The American president’s full-throated support for Saudi Arabia under the reigns of the Crown Prince has been extended beyond twitter. Jared Kushner, the Senior Advisor to the US President, has paid three visits to the Kingdom not just to reinforce his camaraderie with MbS. Being at the forefront of the administration’s efforts in the Middle East, Kushner’s frequent contacts with MbS is considered as a tacit approval from the White House for the Saudi hardline policies in the region. Such posturing has allowed MbS’s worst instincts play out in the region.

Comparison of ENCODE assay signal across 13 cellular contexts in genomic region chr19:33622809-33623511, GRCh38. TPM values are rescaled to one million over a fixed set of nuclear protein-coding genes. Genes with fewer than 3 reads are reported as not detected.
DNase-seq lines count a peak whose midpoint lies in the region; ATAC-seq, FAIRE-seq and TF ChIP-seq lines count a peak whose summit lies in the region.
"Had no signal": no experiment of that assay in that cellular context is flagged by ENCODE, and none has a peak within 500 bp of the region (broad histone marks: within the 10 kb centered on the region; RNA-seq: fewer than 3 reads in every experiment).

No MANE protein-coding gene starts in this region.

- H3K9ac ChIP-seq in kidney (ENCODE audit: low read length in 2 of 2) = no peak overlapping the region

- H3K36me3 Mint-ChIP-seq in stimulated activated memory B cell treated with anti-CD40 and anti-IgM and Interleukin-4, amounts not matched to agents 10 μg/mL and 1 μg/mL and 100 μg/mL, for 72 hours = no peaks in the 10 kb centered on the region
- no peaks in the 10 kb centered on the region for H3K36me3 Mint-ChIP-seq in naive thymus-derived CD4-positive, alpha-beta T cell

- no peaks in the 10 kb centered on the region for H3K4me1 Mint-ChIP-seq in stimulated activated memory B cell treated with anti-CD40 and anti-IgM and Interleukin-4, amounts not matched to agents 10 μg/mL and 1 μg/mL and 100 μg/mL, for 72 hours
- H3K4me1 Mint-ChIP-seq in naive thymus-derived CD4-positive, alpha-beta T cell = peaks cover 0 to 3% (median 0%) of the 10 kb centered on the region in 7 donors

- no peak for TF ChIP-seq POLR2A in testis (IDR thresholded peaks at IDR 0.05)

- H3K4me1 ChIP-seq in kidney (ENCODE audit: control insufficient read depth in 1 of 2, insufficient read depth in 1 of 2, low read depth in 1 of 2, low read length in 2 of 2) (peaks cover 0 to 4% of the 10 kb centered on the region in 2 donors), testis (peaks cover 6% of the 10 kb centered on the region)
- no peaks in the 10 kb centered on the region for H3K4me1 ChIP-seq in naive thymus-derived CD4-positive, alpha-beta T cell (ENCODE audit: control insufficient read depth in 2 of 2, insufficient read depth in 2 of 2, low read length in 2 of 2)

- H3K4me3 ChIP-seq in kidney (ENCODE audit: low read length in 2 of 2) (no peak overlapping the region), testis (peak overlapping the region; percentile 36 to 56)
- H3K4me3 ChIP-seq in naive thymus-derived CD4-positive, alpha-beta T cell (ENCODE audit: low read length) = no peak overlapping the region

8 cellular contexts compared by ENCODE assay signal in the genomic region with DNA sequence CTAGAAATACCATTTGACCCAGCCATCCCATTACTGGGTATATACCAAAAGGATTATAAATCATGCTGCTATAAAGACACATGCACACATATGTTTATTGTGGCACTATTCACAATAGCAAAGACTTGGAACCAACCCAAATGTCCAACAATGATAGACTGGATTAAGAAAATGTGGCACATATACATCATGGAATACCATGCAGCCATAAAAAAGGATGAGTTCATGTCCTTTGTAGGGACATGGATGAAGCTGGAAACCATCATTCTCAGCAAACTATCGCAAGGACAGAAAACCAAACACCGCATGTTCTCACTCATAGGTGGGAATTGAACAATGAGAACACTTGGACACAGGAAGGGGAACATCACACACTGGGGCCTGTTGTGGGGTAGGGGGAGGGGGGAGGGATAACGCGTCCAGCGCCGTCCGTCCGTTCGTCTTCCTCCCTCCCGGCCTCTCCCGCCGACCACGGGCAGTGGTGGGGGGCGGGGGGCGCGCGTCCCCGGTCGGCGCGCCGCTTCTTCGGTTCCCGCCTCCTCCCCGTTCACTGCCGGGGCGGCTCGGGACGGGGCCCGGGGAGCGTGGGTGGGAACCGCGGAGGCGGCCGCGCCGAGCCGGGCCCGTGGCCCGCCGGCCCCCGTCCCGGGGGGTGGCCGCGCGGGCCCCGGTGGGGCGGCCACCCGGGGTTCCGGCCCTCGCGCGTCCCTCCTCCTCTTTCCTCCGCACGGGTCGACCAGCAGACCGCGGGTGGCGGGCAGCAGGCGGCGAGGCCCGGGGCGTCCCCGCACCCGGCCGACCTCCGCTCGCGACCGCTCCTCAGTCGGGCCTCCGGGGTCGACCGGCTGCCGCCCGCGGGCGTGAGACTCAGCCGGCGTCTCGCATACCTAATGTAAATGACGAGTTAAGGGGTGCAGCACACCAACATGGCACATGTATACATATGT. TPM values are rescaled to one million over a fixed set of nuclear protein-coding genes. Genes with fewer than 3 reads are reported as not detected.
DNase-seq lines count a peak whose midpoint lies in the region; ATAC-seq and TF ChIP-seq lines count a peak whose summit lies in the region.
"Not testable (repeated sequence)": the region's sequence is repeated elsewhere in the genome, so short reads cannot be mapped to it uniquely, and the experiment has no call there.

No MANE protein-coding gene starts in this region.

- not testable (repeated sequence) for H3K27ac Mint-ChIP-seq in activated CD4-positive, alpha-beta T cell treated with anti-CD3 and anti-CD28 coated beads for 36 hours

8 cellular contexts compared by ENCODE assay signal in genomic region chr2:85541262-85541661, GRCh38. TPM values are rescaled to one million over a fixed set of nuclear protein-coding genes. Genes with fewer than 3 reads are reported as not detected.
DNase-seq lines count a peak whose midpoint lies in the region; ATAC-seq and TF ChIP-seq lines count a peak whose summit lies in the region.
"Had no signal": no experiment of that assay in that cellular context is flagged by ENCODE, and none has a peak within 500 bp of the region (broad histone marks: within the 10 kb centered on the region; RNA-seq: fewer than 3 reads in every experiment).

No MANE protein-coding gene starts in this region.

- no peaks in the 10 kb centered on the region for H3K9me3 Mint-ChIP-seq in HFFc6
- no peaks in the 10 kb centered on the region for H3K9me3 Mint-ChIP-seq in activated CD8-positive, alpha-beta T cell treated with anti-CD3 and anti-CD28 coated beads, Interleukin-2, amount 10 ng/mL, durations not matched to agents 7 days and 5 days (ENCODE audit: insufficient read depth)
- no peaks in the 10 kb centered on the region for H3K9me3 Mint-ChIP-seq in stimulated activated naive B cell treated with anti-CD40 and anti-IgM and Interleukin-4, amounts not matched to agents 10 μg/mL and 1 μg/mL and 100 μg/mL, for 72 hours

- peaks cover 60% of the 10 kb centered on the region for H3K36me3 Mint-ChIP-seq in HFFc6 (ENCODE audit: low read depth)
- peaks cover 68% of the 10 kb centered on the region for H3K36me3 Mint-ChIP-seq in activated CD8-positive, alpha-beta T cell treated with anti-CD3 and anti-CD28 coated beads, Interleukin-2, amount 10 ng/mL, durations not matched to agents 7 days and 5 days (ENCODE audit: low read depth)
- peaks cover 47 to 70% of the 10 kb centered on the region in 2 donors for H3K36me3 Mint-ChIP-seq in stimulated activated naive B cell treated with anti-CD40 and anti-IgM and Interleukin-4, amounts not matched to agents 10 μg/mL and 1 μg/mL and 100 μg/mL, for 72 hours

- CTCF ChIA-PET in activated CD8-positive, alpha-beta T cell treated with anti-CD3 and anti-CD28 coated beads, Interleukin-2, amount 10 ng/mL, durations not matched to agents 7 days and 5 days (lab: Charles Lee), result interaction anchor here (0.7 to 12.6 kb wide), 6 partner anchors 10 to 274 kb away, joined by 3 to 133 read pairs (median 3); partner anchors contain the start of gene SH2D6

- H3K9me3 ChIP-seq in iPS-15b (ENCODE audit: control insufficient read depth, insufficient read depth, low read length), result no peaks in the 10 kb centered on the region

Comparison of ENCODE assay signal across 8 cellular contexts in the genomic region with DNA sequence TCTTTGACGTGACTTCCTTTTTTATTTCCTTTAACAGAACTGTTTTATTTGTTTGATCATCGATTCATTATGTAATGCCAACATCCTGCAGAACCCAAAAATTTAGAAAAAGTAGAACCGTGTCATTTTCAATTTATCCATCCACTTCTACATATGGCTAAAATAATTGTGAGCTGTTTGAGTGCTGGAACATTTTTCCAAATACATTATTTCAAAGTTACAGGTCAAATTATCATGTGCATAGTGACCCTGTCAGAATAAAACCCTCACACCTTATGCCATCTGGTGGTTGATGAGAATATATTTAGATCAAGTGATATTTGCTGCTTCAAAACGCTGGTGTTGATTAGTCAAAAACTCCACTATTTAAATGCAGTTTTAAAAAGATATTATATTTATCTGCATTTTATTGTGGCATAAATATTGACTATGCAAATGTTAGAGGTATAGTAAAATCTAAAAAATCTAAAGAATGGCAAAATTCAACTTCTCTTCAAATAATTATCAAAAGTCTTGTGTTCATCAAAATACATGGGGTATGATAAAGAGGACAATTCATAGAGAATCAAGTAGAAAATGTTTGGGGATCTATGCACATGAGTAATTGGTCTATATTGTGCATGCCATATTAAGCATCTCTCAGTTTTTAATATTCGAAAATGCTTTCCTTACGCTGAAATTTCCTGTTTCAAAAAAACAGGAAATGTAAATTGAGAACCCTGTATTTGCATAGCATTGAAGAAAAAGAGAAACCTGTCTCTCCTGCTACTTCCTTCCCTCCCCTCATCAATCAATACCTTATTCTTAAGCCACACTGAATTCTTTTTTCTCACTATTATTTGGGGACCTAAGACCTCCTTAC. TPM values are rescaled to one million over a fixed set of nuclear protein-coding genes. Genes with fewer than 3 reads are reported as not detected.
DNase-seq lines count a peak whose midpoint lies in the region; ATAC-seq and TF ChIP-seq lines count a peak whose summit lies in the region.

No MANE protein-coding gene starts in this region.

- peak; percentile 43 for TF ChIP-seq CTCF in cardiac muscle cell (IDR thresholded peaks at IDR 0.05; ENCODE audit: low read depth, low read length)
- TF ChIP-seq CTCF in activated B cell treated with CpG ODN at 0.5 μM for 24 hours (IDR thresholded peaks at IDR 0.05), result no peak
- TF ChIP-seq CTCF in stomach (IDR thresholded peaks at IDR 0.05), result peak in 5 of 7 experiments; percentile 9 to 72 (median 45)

As such, MbS has continued to adventure into intensifying Saudi confrontation with the Shiite Iran by forcing the Lebanese Prime Minister, Saad Hariri, to step down while on a visit to the Kingdom in early November 2017. The forced resignation of the Lebanese PM was used to blame Iran and the Iran-backed Hezbollah for meddling in the Lebanese politics. If the Saudi Crown Prince were seeking a pretext to move towards a more direct confrontation with Iran, the Houthis’ missile attack provided it. The same day that the Lebanese Prime Minister resigned, Shiite Houthis in Yemen fired a ballistic missile towards Riyadh in response to the continued Saudi-led bombing campaign of Yemenis since 2015. Emboldened by President Trump’s expression of “confidence” in the Saudi Crown Prince, MbS did not hesitate to accuse Iran of “direct military aggression” by allegedly supporting Houthis in Yemen.